Korea's HMM, SM Line still in the red, but signs of improvement emerge
SOUTH Korea's Hyundai Merchant Marine (HMM) and SM Line are making headway in their quest to revive their nation's ocean liner industry in the wake of Hanjin Shipping's bankruptcy, although they are still suffering from operating losses.
HMM's third quarter operating loss of KRW28.3 billion (US$26 million), which included its terminal operation, marked a sharp improvement on the loss of KRW212.27 billion that the restructured carrier recorded over the same period in 2016.
Revenue in the third quarter surged by 20 per cent year on year to reach KRW1.3 trillion, and liftings rose 41 per cent to 1.04 million TEU, The Loadstar, UK reported.
Following its exclusion from THE Alliance due to its dire financial position, HMM joined the 2M vessel sharing agreement (VSA) as a slot charterer on Maersk and MSC vessels from Asia to Europe and with standalone services on the transpacific trade.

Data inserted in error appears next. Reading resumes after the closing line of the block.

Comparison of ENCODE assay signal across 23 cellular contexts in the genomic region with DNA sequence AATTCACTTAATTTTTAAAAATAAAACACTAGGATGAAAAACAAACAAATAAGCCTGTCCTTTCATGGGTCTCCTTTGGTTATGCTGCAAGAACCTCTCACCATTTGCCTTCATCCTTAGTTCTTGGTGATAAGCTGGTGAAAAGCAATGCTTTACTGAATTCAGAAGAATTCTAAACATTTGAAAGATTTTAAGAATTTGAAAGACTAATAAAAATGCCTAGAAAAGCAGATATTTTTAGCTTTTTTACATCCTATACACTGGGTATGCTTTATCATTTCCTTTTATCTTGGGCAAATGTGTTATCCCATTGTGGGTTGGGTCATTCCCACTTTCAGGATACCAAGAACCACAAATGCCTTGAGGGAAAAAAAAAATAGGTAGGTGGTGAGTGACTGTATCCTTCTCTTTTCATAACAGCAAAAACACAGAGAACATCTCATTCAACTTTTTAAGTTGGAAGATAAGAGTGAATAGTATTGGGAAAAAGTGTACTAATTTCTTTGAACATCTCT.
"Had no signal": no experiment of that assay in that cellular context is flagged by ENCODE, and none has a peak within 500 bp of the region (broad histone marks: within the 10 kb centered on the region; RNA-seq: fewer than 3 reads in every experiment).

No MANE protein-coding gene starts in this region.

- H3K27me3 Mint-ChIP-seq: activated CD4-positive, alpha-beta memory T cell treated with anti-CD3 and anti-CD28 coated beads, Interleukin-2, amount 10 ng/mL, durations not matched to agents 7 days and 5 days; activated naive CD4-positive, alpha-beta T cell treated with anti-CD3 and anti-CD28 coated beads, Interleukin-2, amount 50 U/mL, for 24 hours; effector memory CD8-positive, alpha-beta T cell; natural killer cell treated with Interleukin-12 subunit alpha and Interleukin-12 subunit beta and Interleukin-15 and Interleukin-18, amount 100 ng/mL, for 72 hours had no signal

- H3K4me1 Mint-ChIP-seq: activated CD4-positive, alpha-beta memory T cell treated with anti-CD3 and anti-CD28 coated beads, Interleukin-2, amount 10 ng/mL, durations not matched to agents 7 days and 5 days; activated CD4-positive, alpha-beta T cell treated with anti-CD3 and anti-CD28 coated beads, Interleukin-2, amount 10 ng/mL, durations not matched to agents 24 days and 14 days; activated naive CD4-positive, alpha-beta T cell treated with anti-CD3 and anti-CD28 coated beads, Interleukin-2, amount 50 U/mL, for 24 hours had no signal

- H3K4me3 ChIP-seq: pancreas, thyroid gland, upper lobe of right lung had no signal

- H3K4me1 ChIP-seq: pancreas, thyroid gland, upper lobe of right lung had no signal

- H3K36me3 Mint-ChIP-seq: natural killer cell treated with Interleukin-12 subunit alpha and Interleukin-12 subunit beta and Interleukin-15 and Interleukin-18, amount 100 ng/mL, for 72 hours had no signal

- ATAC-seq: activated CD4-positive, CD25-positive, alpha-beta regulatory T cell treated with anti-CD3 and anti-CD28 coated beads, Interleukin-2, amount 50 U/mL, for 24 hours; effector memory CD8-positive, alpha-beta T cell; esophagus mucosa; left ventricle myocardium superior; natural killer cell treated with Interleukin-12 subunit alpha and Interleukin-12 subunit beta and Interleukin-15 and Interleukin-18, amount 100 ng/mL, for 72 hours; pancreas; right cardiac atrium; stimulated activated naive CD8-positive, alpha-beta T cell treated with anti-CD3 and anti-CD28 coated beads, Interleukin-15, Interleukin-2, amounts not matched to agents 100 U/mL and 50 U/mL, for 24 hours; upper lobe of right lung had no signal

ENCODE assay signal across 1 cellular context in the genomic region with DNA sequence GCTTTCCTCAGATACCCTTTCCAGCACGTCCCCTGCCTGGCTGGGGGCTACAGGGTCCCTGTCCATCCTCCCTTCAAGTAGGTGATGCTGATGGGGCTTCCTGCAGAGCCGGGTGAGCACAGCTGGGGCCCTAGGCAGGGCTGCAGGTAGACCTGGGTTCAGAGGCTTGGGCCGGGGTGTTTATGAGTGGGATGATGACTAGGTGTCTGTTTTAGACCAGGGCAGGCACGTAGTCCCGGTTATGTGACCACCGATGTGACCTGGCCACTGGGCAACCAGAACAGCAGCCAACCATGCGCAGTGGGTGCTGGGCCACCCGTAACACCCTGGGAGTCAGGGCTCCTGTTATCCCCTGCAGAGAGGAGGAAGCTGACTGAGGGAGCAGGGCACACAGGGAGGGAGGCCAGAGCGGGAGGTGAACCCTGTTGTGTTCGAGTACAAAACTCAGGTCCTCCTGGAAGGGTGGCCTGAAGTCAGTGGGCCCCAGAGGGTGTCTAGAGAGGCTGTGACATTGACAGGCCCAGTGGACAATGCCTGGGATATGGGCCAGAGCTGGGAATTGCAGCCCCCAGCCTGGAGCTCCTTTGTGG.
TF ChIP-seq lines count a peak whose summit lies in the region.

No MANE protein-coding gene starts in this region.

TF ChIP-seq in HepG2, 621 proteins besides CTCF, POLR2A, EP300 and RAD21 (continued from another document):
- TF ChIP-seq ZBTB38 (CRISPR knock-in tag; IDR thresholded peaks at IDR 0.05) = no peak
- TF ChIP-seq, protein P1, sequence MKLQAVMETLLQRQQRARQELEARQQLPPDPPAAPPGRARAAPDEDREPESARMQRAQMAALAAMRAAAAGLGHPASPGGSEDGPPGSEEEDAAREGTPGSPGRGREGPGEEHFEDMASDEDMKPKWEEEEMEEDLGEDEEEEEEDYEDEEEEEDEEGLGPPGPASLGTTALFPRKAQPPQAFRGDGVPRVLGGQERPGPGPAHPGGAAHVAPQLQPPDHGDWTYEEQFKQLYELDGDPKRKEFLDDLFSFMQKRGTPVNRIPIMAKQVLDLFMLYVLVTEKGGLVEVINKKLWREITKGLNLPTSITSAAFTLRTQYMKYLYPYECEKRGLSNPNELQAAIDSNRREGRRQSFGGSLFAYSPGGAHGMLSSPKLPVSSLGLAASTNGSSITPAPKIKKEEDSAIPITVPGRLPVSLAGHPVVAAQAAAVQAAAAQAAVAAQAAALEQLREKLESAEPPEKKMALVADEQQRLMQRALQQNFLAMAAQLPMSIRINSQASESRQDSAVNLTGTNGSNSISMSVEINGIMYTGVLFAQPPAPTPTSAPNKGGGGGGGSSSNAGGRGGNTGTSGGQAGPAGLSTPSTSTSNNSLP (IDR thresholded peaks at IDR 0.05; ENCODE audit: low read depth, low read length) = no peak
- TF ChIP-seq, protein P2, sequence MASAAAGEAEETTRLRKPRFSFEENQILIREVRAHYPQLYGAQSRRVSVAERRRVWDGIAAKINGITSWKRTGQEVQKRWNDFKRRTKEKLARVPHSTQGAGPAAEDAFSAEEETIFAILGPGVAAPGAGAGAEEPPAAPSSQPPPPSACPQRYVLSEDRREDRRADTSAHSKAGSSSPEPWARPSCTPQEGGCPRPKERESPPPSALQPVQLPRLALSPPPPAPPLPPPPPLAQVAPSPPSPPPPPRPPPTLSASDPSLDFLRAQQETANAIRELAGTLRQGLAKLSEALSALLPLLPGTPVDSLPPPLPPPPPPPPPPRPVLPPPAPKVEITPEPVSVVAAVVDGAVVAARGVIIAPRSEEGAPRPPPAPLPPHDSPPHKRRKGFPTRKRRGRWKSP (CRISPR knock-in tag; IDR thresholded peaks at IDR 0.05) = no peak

As for SM Line, which commenced one Asia-US west coast service in April after it acquired the transpacific assets of bankrupt Hanjin, is yet to turn a profit, according to Alphaliner.
Based on the container segment performance extracted by Alphaliner from the third quarter results reported by parent Korea Line Corporation, SM Line contributed an ebitda loss of KRW12 billion in the third quarter, double the KRW6 billion loss the previous quarter.
Despite the negative operating results, SM Line is continuing to expand rapidly particularly in the Middle East-to-intra-Asia trades. The carrier is also said to be considering the commencement of a new Asia to US east coast route from the second quarter of 2018.
On a positive note, SM Line's liftings grew from 97,000 TEU in the second quarter to 142,000 TEU in the third quarter.
However, both South Korean carriers will face challenges ahead with shippers and counterparties in their battle to overcome the damage caused by the collapse of Hanjin and rebuild confidence in South Korea's container shipping industry.